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China’s main supercomputer manufacturer, Lenovo, has now also become the world’s main supplier of supercomputers. The company’s most extraordinary success is in the heartland of its keenest rivals in the US.
In the Top 500 list for June 2020, China is shown with a home installed base of 228 machines, whereas 20 years ago, in 2000, the country had just two of the top 500 machines installed. In comparison, the US had 258 machines in place 20 years ago, now it has just 117 supercomputers – of which 44, or 38%, are Chinese Lenovo machines.
And to further hammer home China’s success, not a single one of the country’s own huge installed base of 228 machines is an American machine – there are no Crays, no IBMs, no Dells. Plenty of American chips, but no American supplier presence.
This is the result of an embargo on the supply of supercomputers to China by the US, started in 1988/1989. It is an oft-repeated truism that all embargos do is force your adversary to innovate. There can have been few such formal or dramatic proofs of this principle in modern history as is the rise to dominance in this strategic market of China and the Lenovo company.
Huawei joins supercomputer race
And China’s success goes further, much further. Down at the bottom end of the list of China’s domestic installations are two new machines from Huawei – one at number 288 and another at 493. The entry of Huawei, primarily a telecoms supplier, into this market gives China five major mass producers of supercomputers – Lenovo, Sugon, Inspur and Think System, with Huawei bringing up the rear. With two machines now installed in Germany, Huawei has gone from home to export in one short step.
But Lenovo, apart from becoming the major single supplier of mid- and high-range supercomputers in the US, has also cleared two European markets of all other competition. Ireland, with 14 supercomputers and ranked seventh in the world league, has only Lenovo machines, all 14 of them with unnamed “software companies”. These are assumed to be the American internet giants Google, Facebook, Apple and Microsoft crowding Dublin with jobs, as the UK bales out of the European Union.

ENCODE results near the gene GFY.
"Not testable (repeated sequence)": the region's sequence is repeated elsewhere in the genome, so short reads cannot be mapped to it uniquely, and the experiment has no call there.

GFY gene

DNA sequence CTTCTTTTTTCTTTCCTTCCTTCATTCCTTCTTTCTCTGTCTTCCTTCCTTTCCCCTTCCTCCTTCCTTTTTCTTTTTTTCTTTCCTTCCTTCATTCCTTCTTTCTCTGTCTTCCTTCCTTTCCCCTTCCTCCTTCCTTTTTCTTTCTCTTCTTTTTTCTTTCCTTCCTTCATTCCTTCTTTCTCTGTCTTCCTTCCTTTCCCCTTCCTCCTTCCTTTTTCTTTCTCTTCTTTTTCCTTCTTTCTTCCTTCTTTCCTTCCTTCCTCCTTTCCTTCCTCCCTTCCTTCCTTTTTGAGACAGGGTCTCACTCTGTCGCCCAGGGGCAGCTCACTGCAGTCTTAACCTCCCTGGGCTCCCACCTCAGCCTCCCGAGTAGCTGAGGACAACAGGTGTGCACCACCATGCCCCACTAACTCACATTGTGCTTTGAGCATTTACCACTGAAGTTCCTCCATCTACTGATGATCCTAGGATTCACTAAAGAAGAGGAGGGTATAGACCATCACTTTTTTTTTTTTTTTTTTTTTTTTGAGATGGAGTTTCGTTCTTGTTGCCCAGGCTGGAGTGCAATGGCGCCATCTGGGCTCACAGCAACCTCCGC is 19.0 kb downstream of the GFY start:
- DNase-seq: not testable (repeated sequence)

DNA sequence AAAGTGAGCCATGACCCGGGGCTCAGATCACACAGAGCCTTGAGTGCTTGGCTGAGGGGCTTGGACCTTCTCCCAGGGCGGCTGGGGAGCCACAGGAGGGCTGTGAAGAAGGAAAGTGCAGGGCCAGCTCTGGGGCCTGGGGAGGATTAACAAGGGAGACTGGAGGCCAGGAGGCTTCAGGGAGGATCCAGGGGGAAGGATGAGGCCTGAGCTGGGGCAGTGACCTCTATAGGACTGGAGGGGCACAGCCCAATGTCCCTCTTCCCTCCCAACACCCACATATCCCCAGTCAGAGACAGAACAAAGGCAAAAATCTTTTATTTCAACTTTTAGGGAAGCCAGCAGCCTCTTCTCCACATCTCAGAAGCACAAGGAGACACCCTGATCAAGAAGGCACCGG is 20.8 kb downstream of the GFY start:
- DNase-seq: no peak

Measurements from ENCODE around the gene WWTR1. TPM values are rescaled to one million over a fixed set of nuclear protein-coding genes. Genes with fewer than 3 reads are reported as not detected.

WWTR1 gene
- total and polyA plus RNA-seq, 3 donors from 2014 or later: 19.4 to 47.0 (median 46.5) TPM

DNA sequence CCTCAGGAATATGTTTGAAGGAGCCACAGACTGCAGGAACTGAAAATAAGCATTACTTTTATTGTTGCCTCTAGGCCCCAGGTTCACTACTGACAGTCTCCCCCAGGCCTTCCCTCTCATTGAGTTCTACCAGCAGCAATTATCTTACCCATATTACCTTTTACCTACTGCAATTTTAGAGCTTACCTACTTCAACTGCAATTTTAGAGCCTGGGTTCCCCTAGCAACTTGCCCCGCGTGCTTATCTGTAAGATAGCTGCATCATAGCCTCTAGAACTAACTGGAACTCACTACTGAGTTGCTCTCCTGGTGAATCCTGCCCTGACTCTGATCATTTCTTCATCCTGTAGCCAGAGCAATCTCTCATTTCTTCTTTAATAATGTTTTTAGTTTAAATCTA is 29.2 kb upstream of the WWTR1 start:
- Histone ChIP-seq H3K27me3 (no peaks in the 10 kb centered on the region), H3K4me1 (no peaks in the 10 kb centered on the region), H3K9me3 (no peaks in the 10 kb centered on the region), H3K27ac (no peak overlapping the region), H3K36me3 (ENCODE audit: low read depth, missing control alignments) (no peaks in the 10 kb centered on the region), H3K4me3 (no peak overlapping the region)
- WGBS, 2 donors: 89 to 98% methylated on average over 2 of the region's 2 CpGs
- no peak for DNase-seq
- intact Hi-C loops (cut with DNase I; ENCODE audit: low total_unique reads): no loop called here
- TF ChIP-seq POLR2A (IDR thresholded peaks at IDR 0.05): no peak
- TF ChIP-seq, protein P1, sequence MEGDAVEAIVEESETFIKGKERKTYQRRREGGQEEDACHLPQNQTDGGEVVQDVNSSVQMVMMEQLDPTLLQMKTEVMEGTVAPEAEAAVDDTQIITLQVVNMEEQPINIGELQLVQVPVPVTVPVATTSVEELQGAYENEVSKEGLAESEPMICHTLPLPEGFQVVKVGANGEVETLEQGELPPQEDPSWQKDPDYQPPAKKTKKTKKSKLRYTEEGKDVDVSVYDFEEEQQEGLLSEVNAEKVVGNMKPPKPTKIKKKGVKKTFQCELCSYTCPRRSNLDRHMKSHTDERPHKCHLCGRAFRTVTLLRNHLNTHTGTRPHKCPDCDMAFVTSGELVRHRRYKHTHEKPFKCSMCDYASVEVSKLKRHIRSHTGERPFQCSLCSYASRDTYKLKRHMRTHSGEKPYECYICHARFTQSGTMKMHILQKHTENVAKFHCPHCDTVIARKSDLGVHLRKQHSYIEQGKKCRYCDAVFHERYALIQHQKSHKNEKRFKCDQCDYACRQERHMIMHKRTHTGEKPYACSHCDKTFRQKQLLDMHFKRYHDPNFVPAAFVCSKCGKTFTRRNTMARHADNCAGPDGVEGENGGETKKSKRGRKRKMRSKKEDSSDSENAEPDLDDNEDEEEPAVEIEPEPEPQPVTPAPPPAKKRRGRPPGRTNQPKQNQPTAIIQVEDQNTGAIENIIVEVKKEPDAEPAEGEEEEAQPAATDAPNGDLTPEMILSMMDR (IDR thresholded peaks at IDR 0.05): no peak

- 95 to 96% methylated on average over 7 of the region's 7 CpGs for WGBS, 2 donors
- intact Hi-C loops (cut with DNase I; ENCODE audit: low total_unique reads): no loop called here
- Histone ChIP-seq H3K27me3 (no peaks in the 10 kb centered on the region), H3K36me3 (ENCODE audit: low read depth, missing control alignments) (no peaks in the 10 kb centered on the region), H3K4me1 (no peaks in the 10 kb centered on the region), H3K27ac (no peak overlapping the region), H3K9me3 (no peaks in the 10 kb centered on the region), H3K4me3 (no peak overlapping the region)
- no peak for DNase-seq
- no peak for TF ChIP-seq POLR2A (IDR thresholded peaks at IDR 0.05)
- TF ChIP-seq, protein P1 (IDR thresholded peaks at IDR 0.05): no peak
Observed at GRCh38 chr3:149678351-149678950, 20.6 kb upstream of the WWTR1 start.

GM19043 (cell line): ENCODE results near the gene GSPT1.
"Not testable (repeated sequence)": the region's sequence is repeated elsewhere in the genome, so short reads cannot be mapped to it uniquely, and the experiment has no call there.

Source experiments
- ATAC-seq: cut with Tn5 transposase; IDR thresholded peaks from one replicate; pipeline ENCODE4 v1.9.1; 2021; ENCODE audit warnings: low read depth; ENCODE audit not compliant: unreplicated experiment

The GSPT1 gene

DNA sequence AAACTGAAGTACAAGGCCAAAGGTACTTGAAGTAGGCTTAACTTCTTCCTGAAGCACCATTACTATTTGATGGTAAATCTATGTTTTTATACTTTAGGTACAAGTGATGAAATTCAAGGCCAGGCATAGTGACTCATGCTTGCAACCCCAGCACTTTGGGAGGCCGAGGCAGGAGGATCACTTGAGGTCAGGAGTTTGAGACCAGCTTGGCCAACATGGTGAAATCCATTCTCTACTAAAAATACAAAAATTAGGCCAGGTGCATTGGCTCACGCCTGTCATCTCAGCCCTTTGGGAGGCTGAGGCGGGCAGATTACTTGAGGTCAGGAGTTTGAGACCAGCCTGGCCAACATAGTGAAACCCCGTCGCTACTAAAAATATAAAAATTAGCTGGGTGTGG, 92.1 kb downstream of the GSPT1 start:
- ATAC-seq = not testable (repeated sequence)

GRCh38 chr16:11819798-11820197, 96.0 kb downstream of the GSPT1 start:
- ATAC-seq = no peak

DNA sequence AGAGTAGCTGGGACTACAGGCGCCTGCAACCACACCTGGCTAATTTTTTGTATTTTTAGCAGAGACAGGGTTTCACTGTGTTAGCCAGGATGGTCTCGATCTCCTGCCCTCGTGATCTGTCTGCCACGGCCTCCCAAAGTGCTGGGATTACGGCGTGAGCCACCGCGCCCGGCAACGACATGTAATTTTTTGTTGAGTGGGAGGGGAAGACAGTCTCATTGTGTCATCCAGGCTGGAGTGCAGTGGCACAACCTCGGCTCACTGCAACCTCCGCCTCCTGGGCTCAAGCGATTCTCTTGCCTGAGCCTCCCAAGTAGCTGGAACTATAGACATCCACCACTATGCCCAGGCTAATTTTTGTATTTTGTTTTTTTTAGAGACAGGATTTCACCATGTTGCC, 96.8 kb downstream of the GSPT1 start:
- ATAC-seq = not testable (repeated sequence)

Germany, perhaps partly due to the death in 2014 of professor Hans Meyer, its leading supercomputer expert, now has a mere 16 machines installed and seems all but out of the supercomputer race.
The Netherlands, the world’s sixth ranked supercomputer power – one ahead of Ireland with 15 supercomputers – has only Lenovo machines. Again, this is an extraordinary clearing of a whole market, replacing the earlier suppliers, Cray, Dell and IBM, with just one supplier, Lenovo.
Fugaku: The fastest supercomputer on earth
This June, the top machine in the world, churning over at 415.53 quadrillion floating points per second (FLOPS), is a Japanese machine called Fugaku.
It was built by Fujitsu and the Riken research laboratory in Kobe, Japan. It took six years to construct, at a cost of $1.2bn, but put Japan back in the top slot after an 11-year gap. That, however, is the least important part of the story. The Fugaku is more than 2.8 times faster than the number two machine in the world – the IBM Summit at the US Department of Energy’s National Laboratory in Oak Ridge in Tennessee.
Many people raved over the extreme processing power of Fugaku, but missed two critical facts. In certain situations, Fugaku hits an exaflop – a quadrillion quadrillion floating points operations per second – a goal no one was expected to hit until late 2021 or early 2022. The second is the yawning gap between the top two machines.
China tops list of supercomputers
In the top 10 of the June 2020 Top 500 list of supercomputers, China has two machines, at number four and number five, but in 2015, just five years ago, China topped the list of the fastest devices.
With the next speed goal in this field set at an exaflop – or 10 to the 18th power FLOPS – and with the Fugaku doing an exaflop in some applications, and being 2.8 times faster than the number two machine – the IBM summit at the US National Laboratory in Tennessee – the race has hotted up enormously. But what is the race? A race to build the fastest machine on Earth? Or a race to become the world’s top supplier of top-end supercomputers?
In this year’s Top 500 list, the UK, which has never featured big in supercomputing, slid a further rank in the listings of installed Top 500 machines to number nine, behind Canada at eight and Ireland at number seven. The UK’s biggest supercomputer, a £100m Cray Research machine at the Met Office in Exeter, while one of the biggest devices in weather forecasting worldwide, remains at number 33 in the long list of the world’s big machines.
UK to spend £83m a year on supercomputers
Over the next 10 years, the UK plans to spend over £830m, mainly on the Met Office machine in Exeter. That is a mere £83m a year, which may buy a mid-range Lenovo in a year or two, but not much else.
Met Office director Penny Enderby said: “This [£830m] investment will ultimately provide earlier, more accurate warning of severe weather, the information needed to build a more resilient world in a changing climate, and help support the transition to a low-carbon economy across the UK.”
As a result, detailed weather predictions for the UK now take place every hour instead of every three hours, providing crucial and timely updates when extreme weather is approaching.
It cost $1.2bn to get to the top slot in this year’s derby, according to estimates by Computer Weekly. Two years ago, the UK Met Office Cray machine cost £100m. Pricing will certainly have had a good deal to do with the 100% capture of the Irish and Dutch markets by Lenovo, but pricing remains a huge secret in this key part of the computer market. Our estimate is that a mid-range Lenovo machine, installed, will set a company back between £5m and £10m – cheap at half the price, it appears.